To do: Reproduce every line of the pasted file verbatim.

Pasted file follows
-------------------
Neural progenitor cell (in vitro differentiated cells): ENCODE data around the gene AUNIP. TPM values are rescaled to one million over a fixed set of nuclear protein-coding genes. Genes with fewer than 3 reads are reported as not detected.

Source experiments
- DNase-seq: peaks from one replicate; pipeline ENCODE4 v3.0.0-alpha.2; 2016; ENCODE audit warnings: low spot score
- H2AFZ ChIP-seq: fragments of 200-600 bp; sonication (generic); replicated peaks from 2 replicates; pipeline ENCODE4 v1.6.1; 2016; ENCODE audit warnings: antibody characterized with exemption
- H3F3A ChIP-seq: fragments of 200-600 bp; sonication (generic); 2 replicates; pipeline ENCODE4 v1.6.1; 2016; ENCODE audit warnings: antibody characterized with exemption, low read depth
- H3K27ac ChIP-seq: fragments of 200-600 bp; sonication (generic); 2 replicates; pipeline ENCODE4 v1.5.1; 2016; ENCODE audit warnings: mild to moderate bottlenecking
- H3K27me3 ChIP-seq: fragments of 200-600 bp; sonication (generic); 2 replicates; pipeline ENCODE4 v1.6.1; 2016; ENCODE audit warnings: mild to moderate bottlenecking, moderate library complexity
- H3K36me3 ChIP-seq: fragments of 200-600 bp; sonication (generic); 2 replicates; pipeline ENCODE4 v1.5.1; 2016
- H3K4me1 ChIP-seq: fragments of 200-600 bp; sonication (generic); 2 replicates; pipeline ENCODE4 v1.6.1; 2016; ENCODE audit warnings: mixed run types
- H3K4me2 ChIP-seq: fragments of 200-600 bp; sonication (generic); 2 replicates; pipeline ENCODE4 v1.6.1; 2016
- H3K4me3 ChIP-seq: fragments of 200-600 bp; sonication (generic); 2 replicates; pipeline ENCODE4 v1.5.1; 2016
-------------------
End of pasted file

Neural progenitor cell (in vitro differentiated cells): ENCODE data around the gene AUNIP. TPM values are rescaled to one million over a fixed set of nuclear protein-coding genes. Genes with fewer than 3 reads are reported as not detected.

Source experiments
- DNase-seq: peaks from one replicate; pipeline ENCODE4 v3.0.0-alpha.2; 2016; ENCODE audit warnings: low spot score
- H2AFZ ChIP-seq: fragments of 200-600 bp; sonication (generic); replicated peaks from 2 replicates; pipeline ENCODE4 v1.6.1; 2016; ENCODE audit warnings: antibody characterized with exemption
- H3F3A ChIP-seq: fragments of 200-600 bp; sonication (generic); 2 replicates; pipeline ENCODE4 v1.6.1; 2016; ENCODE audit warnings: antibody characterized with exemption, low read depth
- H3K27ac ChIP-seq: fragments of 200-600 bp; sonication (generic); 2 replicates; pipeline ENCODE4 v1.5.1; 2016; ENCODE audit warnings: mild to moderate bottlenecking
- H3K27me3 ChIP-seq: fragments of 200-600 bp; sonication (generic); 2 replicates; pipeline ENCODE4 v1.6.1; 2016; ENCODE audit warnings: mild to moderate bottlenecking, moderate library complexity
- H3K36me3 ChIP-seq: fragments of 200-600 bp; sonication (generic); 2 replicates; pipeline ENCODE4 v1.5.1; 2016
- H3K4me1 ChIP-seq: fragments of 200-600 bp; sonication (generic); 2 replicates; pipeline ENCODE4 v1.6.1; 2016; ENCODE audit warnings: mixed run types
- H3K4me2 ChIP-seq: fragments of 200-600 bp; sonication (generic); 2 replicates; pipeline ENCODE4 v1.6.1; 2016
- H3K4me3 ChIP-seq: fragments of 200-600 bp; sonication (generic); 2 replicates; pipeline ENCODE4 v1.5.1; 2016